Wednesday, November 07, 2007

Terrorist Claims Are Self-Defeating

I have to admit I am not normally a Simon Jenkins fan, but his column in The Guardian today certainly hit the nail on the head. Here's a little taster:

The essence of a secret service used to be secrecy, including of its methods and achievements. Otherwise it is just a branch of the police. In the early days of "avowal" in the 1980s, the heads of MI5 and MI6 would invite journalists to tell them how to go about handling publicity. One, Stella Rimington, was obsessed with how she might do on Any Questions? Others fancied themselves as M lookalikes. The only advice that made them miserable was that they should stay secret. "How," one retorted, "are we ever to lobby for our budgets when the cold war is over?" The answer of both MI5's Evans and MI6's John Scarlett is to join the fear factory.

In 2002-03, before the Iraq war, the security service supplied the Cabinet Office with a weekly catalogue of "terror fears" - anthrax, smallpox, sarin, dirty nuclear devices and a Christmas bombing campaign - to soften public opinion for the war. It was MI5's answer to MI6's "weapons of mass destruction", and was the same drivel.

There can be only two results from this abuse of publicity. One is that the public demotes such scares to wolf-crying and treats them as background noise. The other is that, as all scare stories stereotype communities, the host nation distances itself from whatever group allegedly harbours the threat. The latter in turn retreats and denies the police the intelligence required for public safety. In other words, speeches such as those from the head of MI5 are wholly self-defeating.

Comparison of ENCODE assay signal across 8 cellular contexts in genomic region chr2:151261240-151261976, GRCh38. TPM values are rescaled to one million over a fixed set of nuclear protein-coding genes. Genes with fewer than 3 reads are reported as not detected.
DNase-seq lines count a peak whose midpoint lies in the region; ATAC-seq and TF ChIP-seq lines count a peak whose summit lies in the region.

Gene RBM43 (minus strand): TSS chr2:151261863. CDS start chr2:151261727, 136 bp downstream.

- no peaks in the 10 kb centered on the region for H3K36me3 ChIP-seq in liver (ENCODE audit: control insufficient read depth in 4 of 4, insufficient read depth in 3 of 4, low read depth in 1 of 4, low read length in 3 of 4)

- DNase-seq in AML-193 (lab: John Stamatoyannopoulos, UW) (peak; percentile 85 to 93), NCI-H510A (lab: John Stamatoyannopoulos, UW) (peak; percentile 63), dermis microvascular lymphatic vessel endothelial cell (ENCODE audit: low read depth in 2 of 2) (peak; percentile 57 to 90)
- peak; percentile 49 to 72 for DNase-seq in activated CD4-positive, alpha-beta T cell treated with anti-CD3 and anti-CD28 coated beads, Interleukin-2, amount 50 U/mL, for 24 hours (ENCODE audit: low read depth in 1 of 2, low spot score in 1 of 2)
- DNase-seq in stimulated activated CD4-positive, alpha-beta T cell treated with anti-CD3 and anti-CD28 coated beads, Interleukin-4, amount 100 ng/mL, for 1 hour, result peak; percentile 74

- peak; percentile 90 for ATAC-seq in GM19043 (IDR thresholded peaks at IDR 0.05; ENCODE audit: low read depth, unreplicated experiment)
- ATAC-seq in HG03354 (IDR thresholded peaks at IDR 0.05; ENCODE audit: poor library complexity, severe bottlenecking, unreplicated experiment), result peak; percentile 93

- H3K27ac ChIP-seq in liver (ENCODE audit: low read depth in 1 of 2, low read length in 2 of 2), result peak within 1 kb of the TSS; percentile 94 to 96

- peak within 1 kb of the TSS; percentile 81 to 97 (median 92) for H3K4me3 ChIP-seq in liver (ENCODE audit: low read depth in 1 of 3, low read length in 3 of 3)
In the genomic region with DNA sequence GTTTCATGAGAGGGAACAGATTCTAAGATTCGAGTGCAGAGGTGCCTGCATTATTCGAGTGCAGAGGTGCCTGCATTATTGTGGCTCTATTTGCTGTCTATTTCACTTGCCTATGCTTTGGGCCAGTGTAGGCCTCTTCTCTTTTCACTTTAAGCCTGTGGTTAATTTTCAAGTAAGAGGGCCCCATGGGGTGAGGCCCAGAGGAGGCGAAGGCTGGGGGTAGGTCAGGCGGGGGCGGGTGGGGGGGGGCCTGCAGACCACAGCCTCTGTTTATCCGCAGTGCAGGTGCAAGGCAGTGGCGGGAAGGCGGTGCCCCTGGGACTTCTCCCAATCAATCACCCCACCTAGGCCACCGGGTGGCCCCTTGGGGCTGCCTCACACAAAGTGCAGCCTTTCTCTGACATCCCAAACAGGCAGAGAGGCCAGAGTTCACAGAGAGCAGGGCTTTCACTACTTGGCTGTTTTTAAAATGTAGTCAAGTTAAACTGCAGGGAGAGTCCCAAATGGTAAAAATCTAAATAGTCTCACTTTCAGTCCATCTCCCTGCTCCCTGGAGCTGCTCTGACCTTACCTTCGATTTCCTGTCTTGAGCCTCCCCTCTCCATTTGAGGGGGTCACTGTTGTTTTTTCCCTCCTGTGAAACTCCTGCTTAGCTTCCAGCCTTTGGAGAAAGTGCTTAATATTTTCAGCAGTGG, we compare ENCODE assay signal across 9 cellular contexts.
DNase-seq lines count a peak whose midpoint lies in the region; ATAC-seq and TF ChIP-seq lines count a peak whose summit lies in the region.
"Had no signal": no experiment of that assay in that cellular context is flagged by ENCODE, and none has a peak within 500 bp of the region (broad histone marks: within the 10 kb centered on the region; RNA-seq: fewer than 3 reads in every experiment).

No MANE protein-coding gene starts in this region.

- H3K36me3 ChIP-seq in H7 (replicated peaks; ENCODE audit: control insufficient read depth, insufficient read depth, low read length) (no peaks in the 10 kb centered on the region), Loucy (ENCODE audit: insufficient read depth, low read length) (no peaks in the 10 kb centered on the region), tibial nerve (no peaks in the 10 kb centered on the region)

Stupefying sums of money are being devoted to warding off a threat to life and limb which, I suspect, is far less than was posed by the IRA in the 1970s and 1980s. The IRA succeeded in evading the police, killing large numbers of people and destroying property with grim regularity. It did so with the intention of changing policy and securing the release of murderers and criminals. What it did not do was curb British liberties.

Al-Qaida has killed fewer Britons but induced politicians to curb more liberties. It remains so murky that the security services grab at the epithet "an al-Qaida-linked organisation" to imply they are up against some vast global mafia, to excuse any intelligence failure and justify any increased budget.

I couldn't have summed it up better myself. This perhaps explains why Mr Jenkins writes for The Guardian and I write on a wee blog. Ah, such is my fate.